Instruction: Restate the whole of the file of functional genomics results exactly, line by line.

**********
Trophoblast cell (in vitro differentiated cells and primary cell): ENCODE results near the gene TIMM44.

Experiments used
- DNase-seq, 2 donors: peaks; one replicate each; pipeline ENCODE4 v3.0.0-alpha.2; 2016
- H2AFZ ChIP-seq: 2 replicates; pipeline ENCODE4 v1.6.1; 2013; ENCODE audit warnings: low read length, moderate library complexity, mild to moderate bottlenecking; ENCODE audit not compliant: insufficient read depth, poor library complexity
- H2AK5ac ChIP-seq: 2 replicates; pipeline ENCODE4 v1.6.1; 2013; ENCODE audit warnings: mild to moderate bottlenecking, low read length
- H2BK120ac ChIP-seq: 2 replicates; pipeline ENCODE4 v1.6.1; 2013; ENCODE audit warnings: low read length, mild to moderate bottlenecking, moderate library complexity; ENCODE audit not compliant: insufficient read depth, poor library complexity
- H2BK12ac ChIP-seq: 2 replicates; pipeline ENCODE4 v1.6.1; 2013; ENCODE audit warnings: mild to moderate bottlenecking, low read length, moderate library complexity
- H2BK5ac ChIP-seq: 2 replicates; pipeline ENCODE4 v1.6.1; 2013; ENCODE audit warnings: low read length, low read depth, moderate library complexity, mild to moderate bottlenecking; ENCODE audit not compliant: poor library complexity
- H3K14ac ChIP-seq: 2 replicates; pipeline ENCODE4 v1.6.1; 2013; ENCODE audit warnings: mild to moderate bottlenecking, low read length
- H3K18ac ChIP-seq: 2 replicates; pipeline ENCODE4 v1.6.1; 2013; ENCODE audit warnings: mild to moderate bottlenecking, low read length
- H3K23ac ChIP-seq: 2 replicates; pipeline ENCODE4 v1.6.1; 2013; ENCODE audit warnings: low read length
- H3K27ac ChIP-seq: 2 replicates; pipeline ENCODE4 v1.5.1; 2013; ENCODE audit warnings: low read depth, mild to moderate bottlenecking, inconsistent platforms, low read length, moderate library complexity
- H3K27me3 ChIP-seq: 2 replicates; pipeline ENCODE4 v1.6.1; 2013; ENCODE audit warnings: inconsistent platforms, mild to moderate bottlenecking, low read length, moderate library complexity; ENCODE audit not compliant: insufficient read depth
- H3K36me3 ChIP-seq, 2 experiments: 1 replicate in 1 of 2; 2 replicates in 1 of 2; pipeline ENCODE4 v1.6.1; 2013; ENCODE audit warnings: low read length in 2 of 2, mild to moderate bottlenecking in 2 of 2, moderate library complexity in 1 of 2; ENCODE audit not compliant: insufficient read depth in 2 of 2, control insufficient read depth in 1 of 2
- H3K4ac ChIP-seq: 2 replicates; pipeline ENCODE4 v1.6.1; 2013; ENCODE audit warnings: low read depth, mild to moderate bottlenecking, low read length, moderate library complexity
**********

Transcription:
Trophoblast cell (in vitro differentiated cells and primary cell): ENCODE results near the gene TIMM44.

Experiments used
- DNase-seq, 2 donors: peaks; one replicate each; pipeline ENCODE4 v3.0.0-alpha.2; 2016
- H2AFZ ChIP-seq: 2 replicates; pipeline ENCODE4 v1.6.1; 2013; ENCODE audit warnings: low read length, moderate library complexity, mild to moderate bottlenecking; ENCODE audit not compliant: insufficient read depth, poor library complexity
- H2AK5ac ChIP-seq: 2 replicates; pipeline ENCODE4 v1.6.1; 2013; ENCODE audit warnings: mild to moderate bottlenecking, low read length
- H2BK120ac ChIP-seq: 2 replicates; pipeline ENCODE4 v1.6.1; 2013; ENCODE audit warnings: low read length, mild to moderate bottlenecking, moderate library complexity; ENCODE audit not compliant: insufficient read depth, poor library complexity
- H2BK12ac ChIP-seq: 2 replicates; pipeline ENCODE4 v1.6.1; 2013; ENCODE audit warnings: mild to moderate bottlenecking, low read length, moderate library complexity
- H2BK5ac ChIP-seq: 2 replicates; pipeline ENCODE4 v1.6.1; 2013; ENCODE audit warnings: low read length, low read depth, moderate library complexity, mild to moderate bottlenecking; ENCODE audit not compliant: poor library complexity
- H3K14ac ChIP-seq: 2 replicates; pipeline ENCODE4 v1.6.1; 2013; ENCODE audit warnings: mild to moderate bottlenecking, low read length
- H3K18ac ChIP-seq: 2 replicates; pipeline ENCODE4 v1.6.1; 2013; ENCODE audit warnings: mild to moderate bottlenecking, low read length
- H3K23ac ChIP-seq: 2 replicates; pipeline ENCODE4 v1.6.1; 2013; ENCODE audit warnings: low read length
- H3K27ac ChIP-seq: 2 replicates; pipeline ENCODE4 v1.5.1; 2013; ENCODE audit warnings: low read depth, mild to moderate bottlenecking, inconsistent platforms, low read length, moderate library complexity
- H3K27me3 ChIP-seq: 2 replicates; pipeline ENCODE4 v1.6.1; 2013; ENCODE audit warnings: inconsistent platforms, mild to moderate bottlenecking, low read length, moderate library complexity; ENCODE audit not compliant: insufficient read depth
- H3K36me3 ChIP-seq, 2 experiments: 1 replicate in 1 of 2; 2 replicates in 1 of 2; pipeline ENCODE4 v1.6.1; 2013; ENCODE audit warnings: low read length in 2 of 2, mild to moderate bottlenecking in 2 of 2, moderate library complexity in 1 of 2; ENCODE audit not compliant: insufficient read depth in 2 of 2, control insufficient read depth in 1 of 2
- H3K4ac ChIP-seq: 2 replicates; pipeline ENCODE4 v1.6.1; 2013; ENCODE audit warnings: low read depth, mild to moderate bottlenecking, low read length, moderate library complexity